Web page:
How can you prevent economic abuse in your relationship?

Friday will be the International Day for the Elimination of Violence against Women, and one of the signs of domestic abuse is financial abuse.

 Illustrative image of a couple fighting.  (photo credit: TIMUR WEBER/PEXELS)
Illustrative image of a couple fighting.
(photo credit: TIMUR WEBER/PEXELS)

Economic expert Naama Rosentol shared her seven tips for a healthy economic dynamic in a relationship in honor of International Day for the Elimination of Violence against Women which will be marked on Friday.

Economic abuse is often part of what domestic abuse victims experience at the hands of their abusers and is defined by one partner controlling the finances and access to economic resources of the other as a way of controlling them and limiting their independence. This kind of abuse usually leaved the victim economically reliant on their abuser, making it harder for them to leave the relationship.

Economic abuse rarely appears alone and is often accompanied by other types of abuse, so recognizing it early could help victims avoid it developing into worse and more debilitating abuse.

So how can you make sure to keep your economic relationship healthy?

Remember the goal

 Money can be a stressor for all Americans — but more often than not, women are the ones worrying the most about it.  (credit: DREAMSTIME/TNS) Money can be a stressor for all Americans — but more often than not, women are the ones worrying the most about it. (credit: DREAMSTIME/TNS)

Focus on your economic goals and communicate when something is bothering you. Try to keep an eye on any adjustments to your plan and understand whether you can control the changes and is within your ability to stop. Discuss any adjustments respectfully with your partner so that neither of you loses control.

Don't be accusatory

When discussing issues with your partner that bother you about your finances, avoid accusatory statements such as "you are always late home from work and never do the shopping" or "you're always buying clothes that you never wear."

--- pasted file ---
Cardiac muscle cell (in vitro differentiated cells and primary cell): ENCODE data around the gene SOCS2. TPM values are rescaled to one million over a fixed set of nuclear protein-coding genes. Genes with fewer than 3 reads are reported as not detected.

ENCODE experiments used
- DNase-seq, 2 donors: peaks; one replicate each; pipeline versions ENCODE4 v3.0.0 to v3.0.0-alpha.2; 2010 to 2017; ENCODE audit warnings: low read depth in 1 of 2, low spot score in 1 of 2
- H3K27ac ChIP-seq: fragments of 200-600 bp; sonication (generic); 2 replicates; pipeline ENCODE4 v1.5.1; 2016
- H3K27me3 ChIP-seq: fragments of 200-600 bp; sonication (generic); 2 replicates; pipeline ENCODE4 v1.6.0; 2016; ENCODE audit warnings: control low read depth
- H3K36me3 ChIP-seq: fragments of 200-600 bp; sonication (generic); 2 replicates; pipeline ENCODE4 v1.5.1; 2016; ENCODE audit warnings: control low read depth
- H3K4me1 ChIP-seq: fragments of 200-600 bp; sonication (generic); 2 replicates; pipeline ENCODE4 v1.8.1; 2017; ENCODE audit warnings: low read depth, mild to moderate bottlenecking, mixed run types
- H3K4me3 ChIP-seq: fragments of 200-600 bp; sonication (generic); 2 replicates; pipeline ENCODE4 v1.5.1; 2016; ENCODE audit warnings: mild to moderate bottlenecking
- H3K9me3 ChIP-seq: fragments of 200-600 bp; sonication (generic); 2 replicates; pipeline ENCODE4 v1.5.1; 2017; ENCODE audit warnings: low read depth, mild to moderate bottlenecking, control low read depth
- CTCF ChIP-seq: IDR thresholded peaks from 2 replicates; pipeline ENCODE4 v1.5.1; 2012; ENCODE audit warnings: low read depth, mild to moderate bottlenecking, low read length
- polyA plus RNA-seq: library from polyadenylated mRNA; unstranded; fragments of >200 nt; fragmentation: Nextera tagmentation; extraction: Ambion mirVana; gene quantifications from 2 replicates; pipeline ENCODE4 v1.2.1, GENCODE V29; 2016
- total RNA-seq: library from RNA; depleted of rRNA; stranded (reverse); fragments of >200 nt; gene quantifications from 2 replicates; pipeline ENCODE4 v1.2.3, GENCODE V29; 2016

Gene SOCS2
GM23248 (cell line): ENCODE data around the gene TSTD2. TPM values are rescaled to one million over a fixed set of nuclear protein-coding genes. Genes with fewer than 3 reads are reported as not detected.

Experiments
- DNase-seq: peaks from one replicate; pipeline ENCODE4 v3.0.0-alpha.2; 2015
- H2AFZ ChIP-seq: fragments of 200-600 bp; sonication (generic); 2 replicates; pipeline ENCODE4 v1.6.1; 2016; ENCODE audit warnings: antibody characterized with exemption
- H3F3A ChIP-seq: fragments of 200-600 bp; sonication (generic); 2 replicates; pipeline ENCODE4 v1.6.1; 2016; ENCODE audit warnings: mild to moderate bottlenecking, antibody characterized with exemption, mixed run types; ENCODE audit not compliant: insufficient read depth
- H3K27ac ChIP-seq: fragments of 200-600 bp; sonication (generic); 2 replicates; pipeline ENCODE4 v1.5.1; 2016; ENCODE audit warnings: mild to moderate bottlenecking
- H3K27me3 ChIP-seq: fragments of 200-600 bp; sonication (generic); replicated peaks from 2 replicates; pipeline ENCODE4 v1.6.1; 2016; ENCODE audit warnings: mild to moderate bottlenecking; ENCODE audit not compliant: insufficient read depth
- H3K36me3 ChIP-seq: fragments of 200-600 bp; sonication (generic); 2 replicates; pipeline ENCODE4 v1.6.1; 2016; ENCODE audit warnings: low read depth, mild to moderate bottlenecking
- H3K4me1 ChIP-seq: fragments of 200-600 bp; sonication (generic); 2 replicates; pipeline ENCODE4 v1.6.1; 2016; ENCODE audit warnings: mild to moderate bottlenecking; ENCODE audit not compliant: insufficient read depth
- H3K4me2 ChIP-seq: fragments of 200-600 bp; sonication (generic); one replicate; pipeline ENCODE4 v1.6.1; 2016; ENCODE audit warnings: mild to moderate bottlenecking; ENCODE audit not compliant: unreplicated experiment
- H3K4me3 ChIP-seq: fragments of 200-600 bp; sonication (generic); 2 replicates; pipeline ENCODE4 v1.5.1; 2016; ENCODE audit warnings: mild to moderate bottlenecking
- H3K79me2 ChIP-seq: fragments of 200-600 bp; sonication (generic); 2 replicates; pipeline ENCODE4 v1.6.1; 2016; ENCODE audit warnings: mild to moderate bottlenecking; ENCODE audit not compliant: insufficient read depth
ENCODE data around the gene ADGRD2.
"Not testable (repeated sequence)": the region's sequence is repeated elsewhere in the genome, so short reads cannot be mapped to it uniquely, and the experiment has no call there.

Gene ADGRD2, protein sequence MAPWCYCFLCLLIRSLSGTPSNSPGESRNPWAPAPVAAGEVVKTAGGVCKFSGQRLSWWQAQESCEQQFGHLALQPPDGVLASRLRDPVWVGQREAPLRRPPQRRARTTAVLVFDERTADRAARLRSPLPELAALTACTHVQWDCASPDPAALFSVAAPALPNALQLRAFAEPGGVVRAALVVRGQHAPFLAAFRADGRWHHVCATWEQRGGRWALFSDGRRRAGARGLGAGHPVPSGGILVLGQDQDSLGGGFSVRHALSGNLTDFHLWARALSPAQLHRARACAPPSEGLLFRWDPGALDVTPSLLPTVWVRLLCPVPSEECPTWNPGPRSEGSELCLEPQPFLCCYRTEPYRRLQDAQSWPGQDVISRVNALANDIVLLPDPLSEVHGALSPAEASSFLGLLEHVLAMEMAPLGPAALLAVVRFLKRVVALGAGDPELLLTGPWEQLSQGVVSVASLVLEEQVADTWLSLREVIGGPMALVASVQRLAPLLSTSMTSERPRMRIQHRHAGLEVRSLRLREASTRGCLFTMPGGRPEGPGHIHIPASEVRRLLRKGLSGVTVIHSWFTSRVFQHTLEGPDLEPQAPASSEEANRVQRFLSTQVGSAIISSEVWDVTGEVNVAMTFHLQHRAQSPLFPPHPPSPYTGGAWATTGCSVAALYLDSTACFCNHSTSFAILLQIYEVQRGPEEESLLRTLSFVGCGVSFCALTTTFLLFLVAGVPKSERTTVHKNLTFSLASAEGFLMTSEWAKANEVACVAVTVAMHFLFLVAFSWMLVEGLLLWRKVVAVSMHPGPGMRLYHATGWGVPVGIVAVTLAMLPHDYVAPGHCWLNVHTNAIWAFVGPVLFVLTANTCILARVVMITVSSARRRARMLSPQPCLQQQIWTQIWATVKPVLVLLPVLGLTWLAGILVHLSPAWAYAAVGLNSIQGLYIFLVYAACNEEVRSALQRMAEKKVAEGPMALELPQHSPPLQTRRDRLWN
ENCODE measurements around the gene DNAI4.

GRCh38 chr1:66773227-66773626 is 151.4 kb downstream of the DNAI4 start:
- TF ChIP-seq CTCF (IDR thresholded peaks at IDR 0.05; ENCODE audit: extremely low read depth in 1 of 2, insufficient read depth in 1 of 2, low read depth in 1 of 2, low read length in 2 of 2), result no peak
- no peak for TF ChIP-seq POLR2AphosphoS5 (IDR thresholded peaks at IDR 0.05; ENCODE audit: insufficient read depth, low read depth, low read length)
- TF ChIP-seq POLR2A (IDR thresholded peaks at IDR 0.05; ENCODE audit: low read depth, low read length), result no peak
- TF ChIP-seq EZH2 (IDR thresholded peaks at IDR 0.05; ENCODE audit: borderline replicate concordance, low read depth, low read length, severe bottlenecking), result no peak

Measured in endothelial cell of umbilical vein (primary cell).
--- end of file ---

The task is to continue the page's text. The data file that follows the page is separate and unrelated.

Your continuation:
An accusatory tone is not productive and will only cause resentment.

Adjust your tone

Instead of being accusatory, impart the frustration upon your partner by expressing what you are feeling about the issues. This will be more productive and open the door for a dialogue instead of a fight.

Don't avoid

While talking about money can cause tension and be awkward, remember that relationships where money is discussed freely are generally healthier. Avoiding the topic will not fix the problem, so trying to find the ideal way for both partners to comfortably discuss money will lead to productive conversations and solutions that will suit both parties better.

Look to the past

Sharing your childhood experience with money and the place money had in your home growing up will help your partner understand the economic values and habits you come from and will help make discussions on how you want to do things together more productive.

Regular economic date nights

Make sure you sit down together regularly to discuss your shared goals, budgets and expectations so that you can plan your lives together. These regular dates will help you learn how to discuss money together and will prevent misunderstandings that can lead to imbalance and fights.

Don't hide anything

Even if you made a purchase that you don't think your partner will agree with, share it with them. You'll be able to discuss it together and better understand how best to act in the future. Even if you fight over it, you will be able to eventually resolve the disagreement and learn from it.

Hiding purchases from your partner will only hamper the trust and communication between you and will cause a rift.